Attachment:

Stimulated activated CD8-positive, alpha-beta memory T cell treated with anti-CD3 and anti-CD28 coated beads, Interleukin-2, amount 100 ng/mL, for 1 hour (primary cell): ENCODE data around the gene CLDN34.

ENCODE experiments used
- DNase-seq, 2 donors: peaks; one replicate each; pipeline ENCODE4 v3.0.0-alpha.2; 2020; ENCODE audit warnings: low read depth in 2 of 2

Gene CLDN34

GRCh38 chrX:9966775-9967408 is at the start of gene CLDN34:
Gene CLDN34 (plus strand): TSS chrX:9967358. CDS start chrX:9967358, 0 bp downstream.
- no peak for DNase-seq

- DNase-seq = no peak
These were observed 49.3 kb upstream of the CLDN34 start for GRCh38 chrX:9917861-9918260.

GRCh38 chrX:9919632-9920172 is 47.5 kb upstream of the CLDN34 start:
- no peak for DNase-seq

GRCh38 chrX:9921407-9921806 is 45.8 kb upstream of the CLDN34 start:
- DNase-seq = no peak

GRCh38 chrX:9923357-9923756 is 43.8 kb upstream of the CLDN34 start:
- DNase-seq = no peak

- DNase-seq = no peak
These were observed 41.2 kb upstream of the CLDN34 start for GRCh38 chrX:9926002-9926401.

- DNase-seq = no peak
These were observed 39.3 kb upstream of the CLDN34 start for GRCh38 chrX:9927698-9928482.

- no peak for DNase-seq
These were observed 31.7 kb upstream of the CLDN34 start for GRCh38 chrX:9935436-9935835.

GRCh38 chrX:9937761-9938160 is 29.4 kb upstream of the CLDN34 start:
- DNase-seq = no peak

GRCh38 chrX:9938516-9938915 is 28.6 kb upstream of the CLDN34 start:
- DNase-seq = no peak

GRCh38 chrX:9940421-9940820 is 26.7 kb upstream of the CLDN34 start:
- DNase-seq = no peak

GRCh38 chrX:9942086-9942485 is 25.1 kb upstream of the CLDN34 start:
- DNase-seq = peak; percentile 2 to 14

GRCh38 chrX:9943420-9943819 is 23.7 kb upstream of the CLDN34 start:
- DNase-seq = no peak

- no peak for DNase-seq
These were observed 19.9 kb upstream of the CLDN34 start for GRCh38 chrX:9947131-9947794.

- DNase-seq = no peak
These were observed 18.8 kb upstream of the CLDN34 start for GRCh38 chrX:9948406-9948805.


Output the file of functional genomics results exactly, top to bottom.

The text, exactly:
Stimulated activated CD8-positive, alpha-beta memory T cell treated with anti-CD3 and anti-CD28 coated beads, Interleukin-2, amount 100 ng/mL, for 1 hour (primary cell): ENCODE data around the gene CLDN34.

ENCODE experiments used
- DNase-seq, 2 donors: peaks; one replicate each; pipeline ENCODE4 v3.0.0-alpha.2; 2020; ENCODE audit warnings: low read depth in 2 of 2

Gene CLDN34

GRCh38 chrX:9966775-9967408 is at the start of gene CLDN34:
Gene CLDN34 (plus strand): TSS chrX:9967358. CDS start chrX:9967358, 0 bp downstream.
- no peak for DNase-seq

- DNase-seq = no peak
These were observed 49.3 kb upstream of the CLDN34 start for GRCh38 chrX:9917861-9918260.

GRCh38 chrX:9919632-9920172 is 47.5 kb upstream of the CLDN34 start:
- no peak for DNase-seq

GRCh38 chrX:9921407-9921806 is 45.8 kb upstream of the CLDN34 start:
- DNase-seq = no peak

GRCh38 chrX:9923357-9923756 is 43.8 kb upstream of the CLDN34 start:
- DNase-seq = no peak

- DNase-seq = no peak
These were observed 41.2 kb upstream of the CLDN34 start for GRCh38 chrX:9926002-9926401.

- DNase-seq = no peak
These were observed 39.3 kb upstream of the CLDN34 start for GRCh38 chrX:9927698-9928482.

- no peak for DNase-seq
These were observed 31.7 kb upstream of the CLDN34 start for GRCh38 chrX:9935436-9935835.

GRCh38 chrX:9937761-9938160 is 29.4 kb upstream of the CLDN34 start:
- DNase-seq = no peak

GRCh38 chrX:9938516-9938915 is 28.6 kb upstream of the CLDN34 start:
- DNase-seq = no peak

GRCh38 chrX:9940421-9940820 is 26.7 kb upstream of the CLDN34 start:
- DNase-seq = no peak

GRCh38 chrX:9942086-9942485 is 25.1 kb upstream of the CLDN34 start:
- DNase-seq = peak; percentile 2 to 14

GRCh38 chrX:9943420-9943819 is 23.7 kb upstream of the CLDN34 start:
- DNase-seq = no peak

- no peak for DNase-seq
These were observed 19.9 kb upstream of the CLDN34 start for GRCh38 chrX:9947131-9947794.

- DNase-seq = no peak
These were observed 18.8 kb upstream of the CLDN34 start for GRCh38 chrX:9948406-9948805.